During our evening service last Sunday we listened to Dr. Alvin Reid encourage us to have gospel conversations instead of making presentations. During his talk, he mentioned the power of meeting in a third place. These are coffee shops, trendy sandwich boutiques, or the corner drug store with some booths. The third place is just that. Somewhere you go that isn’t your home (first place), your work or place of worship (second places).
A few nights ago, I went with Christy to Nashville so she could visit some of her students. We stopped at Panera for a salad in between hospitals. Sitting to the right of me were two groups of young ladies. One group of four had their iProducts open and their earbuds in; each listening to their different shows, musical tracks, or school projects in Garageband. They didn’t say a word the whole time we were there, yet they appeared to be happy.
The other group of six were having a Bible study. Each had their Bibles open to a passage and were deeply engrossed in study. Their silence amongst the noise of the restaurant was intriguing. For what seemed like ten minutes, but was probably only two, the group quietly read and contemplated what must have been some sort of question that had been asked prior to our arrival. I listened as one of the young ladies asked questions designed to simulate conversation. Their answers were peppered with humor, seriousness, and contemplation. They too appeared to be happy.
I commented to Christy that the girls seemed to really be enjoying themselves. She agreed. I told her that I really liked the third place. I like meeting people in loud, crowded coffee shops. I enjoy the smells of brewing coffee, freshly baked pastries, and the sound of the chair sliding back and forth as people come and go.
It smells like relationships. It is the sound of life. The coming and going of people reminds me of the enormous task the believer has in sharing the gospel.
The third place allows for a spouse to not worry if the clothes are picked up. It enables one to drop their guard as two people simply talk about life over a cup of coffee or a bread bowl of potato soup. It gives a new believer the sense of security as they meet with a wiser, more mature believer in an environment other than a church facility, a pastor’s study, or a busy home.
The third place brings a sense of normalcy to a fledgling discipleship relationship and it abounds in evangelistic opportunities for both the Paul and his/her Timothy. It allows opportunities to practice the discipline of prayer; both with another believer and for the lost around the two of you or your group. The third place also provides a gospel witness. As you sit with your believing or seeking friend, those around you will glance over at your open Bible, journal, or study material with wonder and may be thinking to themselves, “I wonder if someone would join me in a study like this?” or “If what they are talking about is true, should I consider talking to that pastor down the road who stops by once a year?”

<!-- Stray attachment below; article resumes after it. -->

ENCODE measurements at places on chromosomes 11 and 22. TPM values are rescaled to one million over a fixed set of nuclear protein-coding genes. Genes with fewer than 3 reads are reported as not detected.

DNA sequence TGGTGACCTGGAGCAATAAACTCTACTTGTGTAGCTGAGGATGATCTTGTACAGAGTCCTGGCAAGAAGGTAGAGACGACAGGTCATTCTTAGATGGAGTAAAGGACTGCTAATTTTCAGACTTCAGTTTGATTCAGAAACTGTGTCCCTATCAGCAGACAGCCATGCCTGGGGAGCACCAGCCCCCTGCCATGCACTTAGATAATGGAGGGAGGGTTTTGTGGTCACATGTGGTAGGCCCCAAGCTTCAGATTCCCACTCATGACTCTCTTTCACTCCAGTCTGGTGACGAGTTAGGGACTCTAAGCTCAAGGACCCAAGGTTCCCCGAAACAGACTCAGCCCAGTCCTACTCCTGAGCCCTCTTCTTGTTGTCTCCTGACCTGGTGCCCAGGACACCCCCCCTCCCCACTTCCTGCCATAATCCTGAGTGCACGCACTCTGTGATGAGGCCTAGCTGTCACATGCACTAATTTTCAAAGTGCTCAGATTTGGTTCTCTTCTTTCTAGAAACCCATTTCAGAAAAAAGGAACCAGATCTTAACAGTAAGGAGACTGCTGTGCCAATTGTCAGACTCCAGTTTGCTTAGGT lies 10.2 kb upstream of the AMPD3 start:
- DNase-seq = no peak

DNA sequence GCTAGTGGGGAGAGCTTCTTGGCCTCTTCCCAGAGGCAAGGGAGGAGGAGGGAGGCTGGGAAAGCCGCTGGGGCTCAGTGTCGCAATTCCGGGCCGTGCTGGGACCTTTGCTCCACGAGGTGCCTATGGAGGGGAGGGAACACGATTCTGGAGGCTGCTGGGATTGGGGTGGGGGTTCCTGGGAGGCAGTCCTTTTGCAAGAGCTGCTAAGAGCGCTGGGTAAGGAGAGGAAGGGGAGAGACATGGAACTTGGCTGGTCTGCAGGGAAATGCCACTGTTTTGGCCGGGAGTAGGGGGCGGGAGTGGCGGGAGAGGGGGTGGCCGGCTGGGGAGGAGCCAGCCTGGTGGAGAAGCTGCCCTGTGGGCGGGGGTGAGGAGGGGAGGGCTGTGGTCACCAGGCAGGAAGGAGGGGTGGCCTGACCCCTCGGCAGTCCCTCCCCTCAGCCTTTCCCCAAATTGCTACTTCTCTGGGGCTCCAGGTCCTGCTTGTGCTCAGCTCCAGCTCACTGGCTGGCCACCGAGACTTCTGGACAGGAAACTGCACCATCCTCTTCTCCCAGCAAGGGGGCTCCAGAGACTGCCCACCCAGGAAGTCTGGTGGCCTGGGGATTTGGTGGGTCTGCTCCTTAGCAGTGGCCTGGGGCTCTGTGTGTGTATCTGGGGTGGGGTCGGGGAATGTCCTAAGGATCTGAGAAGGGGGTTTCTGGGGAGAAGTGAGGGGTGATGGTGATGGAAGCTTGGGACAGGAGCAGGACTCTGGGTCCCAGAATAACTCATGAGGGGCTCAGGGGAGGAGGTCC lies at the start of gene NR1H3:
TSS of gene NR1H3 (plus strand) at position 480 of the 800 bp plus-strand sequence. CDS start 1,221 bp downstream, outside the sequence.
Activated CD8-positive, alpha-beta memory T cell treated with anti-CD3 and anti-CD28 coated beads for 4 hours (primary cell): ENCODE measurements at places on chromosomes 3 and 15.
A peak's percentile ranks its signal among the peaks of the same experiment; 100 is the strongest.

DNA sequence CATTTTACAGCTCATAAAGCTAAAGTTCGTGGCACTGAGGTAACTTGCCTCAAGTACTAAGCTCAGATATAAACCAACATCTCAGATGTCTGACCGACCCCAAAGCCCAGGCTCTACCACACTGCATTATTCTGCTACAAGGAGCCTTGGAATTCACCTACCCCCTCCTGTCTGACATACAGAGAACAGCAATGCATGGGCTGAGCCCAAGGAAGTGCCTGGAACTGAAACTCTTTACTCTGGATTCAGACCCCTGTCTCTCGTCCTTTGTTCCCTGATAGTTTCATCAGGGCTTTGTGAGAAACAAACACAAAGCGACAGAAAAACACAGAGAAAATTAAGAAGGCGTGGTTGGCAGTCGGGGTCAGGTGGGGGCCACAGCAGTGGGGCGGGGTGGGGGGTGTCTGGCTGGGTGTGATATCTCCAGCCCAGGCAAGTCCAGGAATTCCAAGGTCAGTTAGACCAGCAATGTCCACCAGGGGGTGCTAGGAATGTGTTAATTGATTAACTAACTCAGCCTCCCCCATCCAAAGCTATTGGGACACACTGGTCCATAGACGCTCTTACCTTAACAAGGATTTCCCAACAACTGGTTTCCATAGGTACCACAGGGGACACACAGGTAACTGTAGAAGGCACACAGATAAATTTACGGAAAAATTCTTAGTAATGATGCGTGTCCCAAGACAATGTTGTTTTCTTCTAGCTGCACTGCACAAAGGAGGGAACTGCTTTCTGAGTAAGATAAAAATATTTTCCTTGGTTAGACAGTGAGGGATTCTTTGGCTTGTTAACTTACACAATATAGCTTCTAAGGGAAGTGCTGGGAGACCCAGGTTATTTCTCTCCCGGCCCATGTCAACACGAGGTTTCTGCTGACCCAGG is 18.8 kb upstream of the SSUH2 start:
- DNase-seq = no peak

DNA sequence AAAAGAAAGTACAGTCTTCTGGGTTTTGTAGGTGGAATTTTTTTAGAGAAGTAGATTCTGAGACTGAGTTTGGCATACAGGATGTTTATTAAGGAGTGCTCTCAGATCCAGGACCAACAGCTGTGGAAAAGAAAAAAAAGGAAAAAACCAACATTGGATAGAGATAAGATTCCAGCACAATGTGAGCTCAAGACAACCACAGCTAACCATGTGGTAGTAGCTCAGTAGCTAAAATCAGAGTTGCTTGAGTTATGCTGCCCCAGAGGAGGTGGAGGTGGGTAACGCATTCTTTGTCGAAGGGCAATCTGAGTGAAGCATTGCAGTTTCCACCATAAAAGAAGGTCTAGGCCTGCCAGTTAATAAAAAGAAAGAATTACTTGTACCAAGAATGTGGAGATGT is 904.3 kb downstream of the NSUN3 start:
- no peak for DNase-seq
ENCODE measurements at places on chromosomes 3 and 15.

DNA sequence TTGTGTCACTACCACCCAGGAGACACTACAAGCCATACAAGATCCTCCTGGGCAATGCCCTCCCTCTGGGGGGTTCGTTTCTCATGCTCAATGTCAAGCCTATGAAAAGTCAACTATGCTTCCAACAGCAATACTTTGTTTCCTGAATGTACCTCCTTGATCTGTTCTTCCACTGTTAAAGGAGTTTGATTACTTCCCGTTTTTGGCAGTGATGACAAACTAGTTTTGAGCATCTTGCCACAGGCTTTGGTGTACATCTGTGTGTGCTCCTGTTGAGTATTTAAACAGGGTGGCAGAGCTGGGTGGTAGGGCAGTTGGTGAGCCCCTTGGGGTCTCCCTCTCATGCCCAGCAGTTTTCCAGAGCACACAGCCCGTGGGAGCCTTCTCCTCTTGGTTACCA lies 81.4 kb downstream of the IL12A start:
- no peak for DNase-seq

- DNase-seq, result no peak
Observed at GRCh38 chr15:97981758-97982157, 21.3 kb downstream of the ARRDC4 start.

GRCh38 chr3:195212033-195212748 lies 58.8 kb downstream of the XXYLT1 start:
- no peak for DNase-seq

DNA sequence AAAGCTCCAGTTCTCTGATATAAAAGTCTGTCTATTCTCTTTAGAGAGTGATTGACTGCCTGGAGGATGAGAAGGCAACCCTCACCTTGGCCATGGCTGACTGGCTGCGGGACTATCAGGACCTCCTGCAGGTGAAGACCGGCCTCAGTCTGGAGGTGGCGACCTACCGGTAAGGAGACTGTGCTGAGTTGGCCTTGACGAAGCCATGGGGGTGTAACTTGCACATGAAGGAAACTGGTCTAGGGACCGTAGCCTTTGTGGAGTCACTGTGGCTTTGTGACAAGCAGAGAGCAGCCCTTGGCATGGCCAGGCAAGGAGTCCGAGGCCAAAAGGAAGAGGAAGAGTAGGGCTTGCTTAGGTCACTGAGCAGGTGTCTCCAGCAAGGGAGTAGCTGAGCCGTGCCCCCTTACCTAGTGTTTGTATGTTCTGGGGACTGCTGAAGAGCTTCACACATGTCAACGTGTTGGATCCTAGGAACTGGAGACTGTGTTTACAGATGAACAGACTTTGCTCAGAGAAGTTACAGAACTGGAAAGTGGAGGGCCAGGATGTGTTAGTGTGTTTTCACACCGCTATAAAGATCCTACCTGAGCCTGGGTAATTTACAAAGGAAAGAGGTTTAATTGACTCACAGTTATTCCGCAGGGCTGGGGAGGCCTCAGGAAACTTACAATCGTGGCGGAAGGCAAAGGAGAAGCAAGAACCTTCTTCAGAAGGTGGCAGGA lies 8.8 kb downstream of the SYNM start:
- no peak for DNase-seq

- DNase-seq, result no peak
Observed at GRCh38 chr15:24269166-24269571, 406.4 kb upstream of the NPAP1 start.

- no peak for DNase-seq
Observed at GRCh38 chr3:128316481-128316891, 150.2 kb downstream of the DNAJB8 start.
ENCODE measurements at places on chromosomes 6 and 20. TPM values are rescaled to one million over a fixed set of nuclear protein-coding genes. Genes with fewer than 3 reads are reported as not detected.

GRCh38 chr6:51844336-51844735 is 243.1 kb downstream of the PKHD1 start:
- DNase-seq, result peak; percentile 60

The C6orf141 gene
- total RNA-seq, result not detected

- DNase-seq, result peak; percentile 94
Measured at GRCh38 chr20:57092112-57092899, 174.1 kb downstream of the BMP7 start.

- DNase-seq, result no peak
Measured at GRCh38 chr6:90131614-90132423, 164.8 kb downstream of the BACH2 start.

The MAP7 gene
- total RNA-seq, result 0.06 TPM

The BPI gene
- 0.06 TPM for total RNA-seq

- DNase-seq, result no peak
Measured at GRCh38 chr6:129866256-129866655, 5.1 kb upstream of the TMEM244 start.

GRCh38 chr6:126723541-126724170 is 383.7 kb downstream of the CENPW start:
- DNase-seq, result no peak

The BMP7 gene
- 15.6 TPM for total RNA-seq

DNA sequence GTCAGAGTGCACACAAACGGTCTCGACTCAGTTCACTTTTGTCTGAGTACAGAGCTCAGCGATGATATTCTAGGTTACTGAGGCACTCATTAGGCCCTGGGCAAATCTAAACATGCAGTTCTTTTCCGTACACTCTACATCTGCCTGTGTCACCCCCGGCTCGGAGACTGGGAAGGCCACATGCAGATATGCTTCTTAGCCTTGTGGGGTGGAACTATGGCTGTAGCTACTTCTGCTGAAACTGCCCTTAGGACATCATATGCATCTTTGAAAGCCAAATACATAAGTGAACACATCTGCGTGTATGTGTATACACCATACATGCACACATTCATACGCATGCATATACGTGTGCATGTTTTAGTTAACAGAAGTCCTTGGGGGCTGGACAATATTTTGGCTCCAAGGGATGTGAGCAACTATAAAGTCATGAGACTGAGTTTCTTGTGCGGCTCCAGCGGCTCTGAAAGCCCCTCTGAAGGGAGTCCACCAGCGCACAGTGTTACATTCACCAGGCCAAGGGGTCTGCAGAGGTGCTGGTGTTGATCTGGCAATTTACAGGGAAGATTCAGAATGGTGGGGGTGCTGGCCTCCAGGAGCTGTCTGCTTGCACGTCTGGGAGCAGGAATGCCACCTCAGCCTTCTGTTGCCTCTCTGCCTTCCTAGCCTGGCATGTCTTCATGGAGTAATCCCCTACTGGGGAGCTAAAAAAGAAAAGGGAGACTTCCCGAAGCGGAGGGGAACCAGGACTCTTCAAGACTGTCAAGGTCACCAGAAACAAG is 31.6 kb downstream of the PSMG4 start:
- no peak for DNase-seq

Are you meeting someone in a third place? How has your experience been? What type of third place is best for you? Is this something you would like to try? Find a believing friend and teach one another to disciple a new believer using Billy Hanks’ material entitled A Call to Joy and then A Call to Growth. He has an 8-session guide that’ll take you through the material in a training fashion. Another great resource is the discipleship material from CGI. Start with the red book, move on to the green one, followed by Galatians. Any kind of material used to multiply yourself, enjoy fellowship, and learn effective evangelism is great with which to begin. Contact me and I’d be glad to share with you the experiences I’ve had in a third place!
We love social media! Facebook and Twitter for people my age, and instafeed and snapfish for the younger folks. (Just kidding. I try to be consistent with my purposeful mess-ups with these for my daughter's benefit.) Social media tells us what is important to our friends, gives us school and weather updates, and encourages us to share articles and news stories. It also lets us know who fell for the latest fake news article, who thinks Jesus will be upset with them if they didn't share with 25 friends, and who among your Christian friends have a potty mouth.
Today, I was excited to see that it was #nationalroastday with @wendys. They are hilarious! I also learned yesterday that a ministry I was interested in following likes to repost a popular heretical pastor, and a senior adult friend likes to post "flattering" pics of themselves online for us to enjoy.
Social media is fun, informative, and helpful. At the same time it can be addictive, personally harmful, and disappointing. I'm of the generation where the computer was introduced to us probably in middle school. No Internet, dot matrix printers, and rounded screens with pixels you could actually see. My computer skills have "evolved" over time. In college I was laughed at because I didn't know how to turn my computer on in the lab. We were late to the scene with smart phones. But here we are. I've made it after all!
I've also learned many lessons about social media. Many the hard way.
I've dialogued with people on Facebook in an unhealthy manner. I've allowed people's posts to change my mood for the day. I've posted things I wasn't proud of later. But I've learned some lessons that I pray I don't have to learn again.
Write something about yourself. No need to be fancy, just an overview.